Tapered roller steering head bearings?

Discussion in 'Australian Motorcycles' started by Iain Chalmers, May 23, 2005.

  1. So how do you know when your new t apered roller steering head bearings
    are done up tight enough (but not too tight)?

    I've just replaced them in the Spada, but the original Spada ones were
    ball bearings but the currently supplied parts from Honda are tapered
    rollers (as used in VFRs and VTR1000s, apparently), so I'm not sure that
    the specs in the manual apply to the new bearings. (also, the specs in
    the manual don't actually make much sense to me, they claim "Steering
    bearing pre-load: 1.1 - 1.6kg" - how am I supposed to measure _that?_)

    So, does anyone have any vaguely credible "rules of thumb" for torquing
    down the steering head bearings that are applicable to tapered roller
    type bearings? Or does anyone have a VFR or VTR service manual that they
    could look up the steering head bearing torquing instructions from for


    Iain Chalmers, May 23, 2005
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  2. Iain Chalmers

    Moike Guest

    Same as ball bearing ones.

    tighten them until they just start to feel a bit 'tight' then back off a
    bee's dick.

    Moike, May 23, 2005
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  3. Iain Chalmers

    sharkey Guest

    Doesn't sound very scientific, but it seems to work!

    sharkey, May 23, 2005
  4. Iain Chalmers

    Burnie M Guest

    VTR come with ball bearings but everybody replaces them with roller
    Use lots of grease
    Burnie M, May 23, 2005
  5. OK, sounds like something to try at least :)

    Iain Chalmers, May 23, 2005
  6. Iain Chalmers

    sharkey Guest

    With the bike on the center stand on flat ground, and the
    front wheel in the air, you should be able to balance the
    bars easily in the center, and a small nudge should make
    them fall gently to either side. If they don't move, too
    tight. If they won't sit in the center, or they hit the
    stops with a clank, too loose.

    Or at least, that's always worked for me. The usual
    disclaimer about programmers and screwdrivers applies.

    sharkey, May 23, 2005
  7. Iain Chalmers

    Kevin(Bluey) Guest

    Get one of those spring balance weight scale ,with the front wheel off
    the ground tighten the bearings until you can pull the steering around
    with the spring balance and you get a reading between 1.1 and 1.6 kgs.
    Kevin(Bluey), May 23, 2005
  8. The scientific way is to back it off an eighth of a turn, I believe.
    Pisshead Pete, May 23, 2005
  9. Iain Chalmers

    Moike Guest

    I saw a bloke a couple of years ago who was trying to ride a big chookie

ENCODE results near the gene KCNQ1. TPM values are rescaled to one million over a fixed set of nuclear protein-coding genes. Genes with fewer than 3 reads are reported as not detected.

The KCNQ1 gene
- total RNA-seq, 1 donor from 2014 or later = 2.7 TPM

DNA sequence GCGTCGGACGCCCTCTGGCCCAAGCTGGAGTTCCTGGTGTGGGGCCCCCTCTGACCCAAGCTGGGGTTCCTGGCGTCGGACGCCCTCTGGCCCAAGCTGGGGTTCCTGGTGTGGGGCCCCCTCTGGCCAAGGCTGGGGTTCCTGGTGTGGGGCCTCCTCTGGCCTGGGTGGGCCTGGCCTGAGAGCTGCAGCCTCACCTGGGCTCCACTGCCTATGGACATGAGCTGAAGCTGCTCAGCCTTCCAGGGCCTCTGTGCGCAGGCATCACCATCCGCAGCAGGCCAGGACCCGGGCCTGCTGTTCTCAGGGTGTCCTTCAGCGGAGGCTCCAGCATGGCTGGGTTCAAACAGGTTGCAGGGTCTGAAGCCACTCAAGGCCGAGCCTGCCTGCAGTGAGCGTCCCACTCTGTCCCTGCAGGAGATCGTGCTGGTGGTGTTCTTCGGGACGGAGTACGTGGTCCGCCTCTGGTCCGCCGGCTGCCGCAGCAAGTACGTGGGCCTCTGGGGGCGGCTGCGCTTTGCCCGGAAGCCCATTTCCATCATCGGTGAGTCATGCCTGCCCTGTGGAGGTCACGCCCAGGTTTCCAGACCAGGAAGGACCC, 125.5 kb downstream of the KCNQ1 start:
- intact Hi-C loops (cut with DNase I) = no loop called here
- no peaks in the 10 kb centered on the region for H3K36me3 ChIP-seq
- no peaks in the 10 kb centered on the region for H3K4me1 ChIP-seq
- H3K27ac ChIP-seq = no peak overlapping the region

with steering bearings nearly that tight.

    About every ten metres he would lurch one way or the other as the
    steering head caught or gave way to his hauling on the 'bars. It was
    kinda scary. I stopped and talked with him, told him it was the head
    bearings, but neither of us had tools for it. He'd just picked it up
    from a workshop, and if he could get the MF to turn around he was going
    to take it back again.

    Moike, May 23, 2005
  10. Iain Chalmers

    Smiley Guest

  11. Iain Chalmers

    BT Humble Guest

    I've installed them on both The Jackal and Minx's bike. I found that
    on both machines they needed re-torquing after about 50km, once they'd
    bedded in (or something).

    My rule of thumb is this: If they click when you brake, they're too
    loose. Tighten them by about a quarter turn and try again, repeating
    as necessary until they don't click any more. They're pretty easy to

    BT Humble, May 24, 2005
  12. Iain Chalmers

    Theo Bekkers Guest

    That makes sense as 1/8 turn would be 0.1 mm or .004".

    I remember that the manual for my Morris 8 that said to snug up the valve
    adjustment and back it off a quarter turn. A quarter turn being exactly the
    ..008" required. If you know what thread you have it makes for an easier
    adjustment than feeler gauges.

    Theo Bekkers, May 24, 2005
  13. Iain Chalmers

    Theo Bekkers Guest

    You're kidding. Even my bicycle came with tapered rollers in the head.

    Theo Bekkers, May 24, 2005
  14. Iain Chalmers

    Theo Bekkers Guest

    I overdid the head bearings just a little when residing in Sydney in 1982.
    The effect it had was a slight constant weave at 60km/h. Backed it off a
    smidge and it was fine.

    Theo Bekkers, May 24, 2005
  15. Iain Chalmers

    GB Guest

    Mine (all of 'em) came with ball bearings top and bottom.

    GB, May 24, 2005
  16. Iain Chalmers

    GB Guest

    .... headed out of town one day and couldn't turn around to go
    back to Sydney.

    GB, May 24, 2005
  17. Iain Chalmers

    Theo Bekkers Guest

    Why would you want to?

    Theo Bekkers, May 25, 2005
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